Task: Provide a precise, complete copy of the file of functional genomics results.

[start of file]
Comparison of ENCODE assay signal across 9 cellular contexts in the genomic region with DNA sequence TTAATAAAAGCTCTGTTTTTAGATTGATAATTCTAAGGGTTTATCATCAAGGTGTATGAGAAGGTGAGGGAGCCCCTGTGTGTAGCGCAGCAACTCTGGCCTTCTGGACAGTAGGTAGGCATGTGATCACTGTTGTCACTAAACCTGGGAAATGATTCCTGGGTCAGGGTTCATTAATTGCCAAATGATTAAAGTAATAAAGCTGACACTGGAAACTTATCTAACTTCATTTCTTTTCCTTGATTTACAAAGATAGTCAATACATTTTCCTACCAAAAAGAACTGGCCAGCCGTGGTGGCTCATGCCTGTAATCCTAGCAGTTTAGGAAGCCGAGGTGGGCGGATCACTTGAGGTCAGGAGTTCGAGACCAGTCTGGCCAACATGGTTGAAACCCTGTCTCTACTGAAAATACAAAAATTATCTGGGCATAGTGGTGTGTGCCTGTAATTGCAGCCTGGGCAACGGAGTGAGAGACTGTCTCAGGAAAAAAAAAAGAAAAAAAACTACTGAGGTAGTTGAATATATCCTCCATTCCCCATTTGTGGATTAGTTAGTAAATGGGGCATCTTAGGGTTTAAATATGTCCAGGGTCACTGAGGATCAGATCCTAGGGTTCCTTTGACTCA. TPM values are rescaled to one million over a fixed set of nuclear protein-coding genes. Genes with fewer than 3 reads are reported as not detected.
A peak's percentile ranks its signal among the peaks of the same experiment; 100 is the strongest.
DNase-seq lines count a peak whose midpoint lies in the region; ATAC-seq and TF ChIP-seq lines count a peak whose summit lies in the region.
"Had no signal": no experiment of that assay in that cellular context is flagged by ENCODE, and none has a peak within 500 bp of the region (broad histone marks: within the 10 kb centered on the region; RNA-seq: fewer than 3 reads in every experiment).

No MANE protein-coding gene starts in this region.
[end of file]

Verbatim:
Comparison of ENCODE assay signal across 9 cellular contexts in the genomic region with DNA sequence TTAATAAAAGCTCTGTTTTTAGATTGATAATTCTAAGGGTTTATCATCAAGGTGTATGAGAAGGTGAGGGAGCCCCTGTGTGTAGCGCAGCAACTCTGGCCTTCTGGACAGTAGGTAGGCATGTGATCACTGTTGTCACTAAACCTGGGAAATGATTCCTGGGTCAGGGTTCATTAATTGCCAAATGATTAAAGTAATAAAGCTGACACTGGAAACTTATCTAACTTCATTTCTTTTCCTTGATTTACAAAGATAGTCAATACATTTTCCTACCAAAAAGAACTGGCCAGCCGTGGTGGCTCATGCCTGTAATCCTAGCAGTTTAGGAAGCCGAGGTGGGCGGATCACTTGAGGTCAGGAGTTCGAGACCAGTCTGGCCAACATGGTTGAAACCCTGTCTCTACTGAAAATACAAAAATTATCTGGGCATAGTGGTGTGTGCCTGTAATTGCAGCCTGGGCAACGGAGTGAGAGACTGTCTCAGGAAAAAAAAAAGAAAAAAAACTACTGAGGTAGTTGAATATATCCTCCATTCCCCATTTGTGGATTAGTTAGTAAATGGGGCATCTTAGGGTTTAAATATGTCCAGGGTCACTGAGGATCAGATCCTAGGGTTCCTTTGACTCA. TPM values are rescaled to one million over a fixed set of nuclear protein-coding genes. Genes with fewer than 3 reads are reported as not detected.
A peak's percentile ranks its signal among the peaks of the same experiment; 100 is the strongest.
DNase-seq lines count a peak whose midpoint lies in the region; ATAC-seq and TF ChIP-seq lines count a peak whose summit lies in the region.
"Had no signal": no experiment of that assay in that cellular context is flagged by ENCODE, and none has a peak within 500 bp of the region (broad histone marks: within the 10 kb centered on the region; RNA-seq: fewer than 3 reads in every experiment).

No MANE protein-coding gene starts in this region.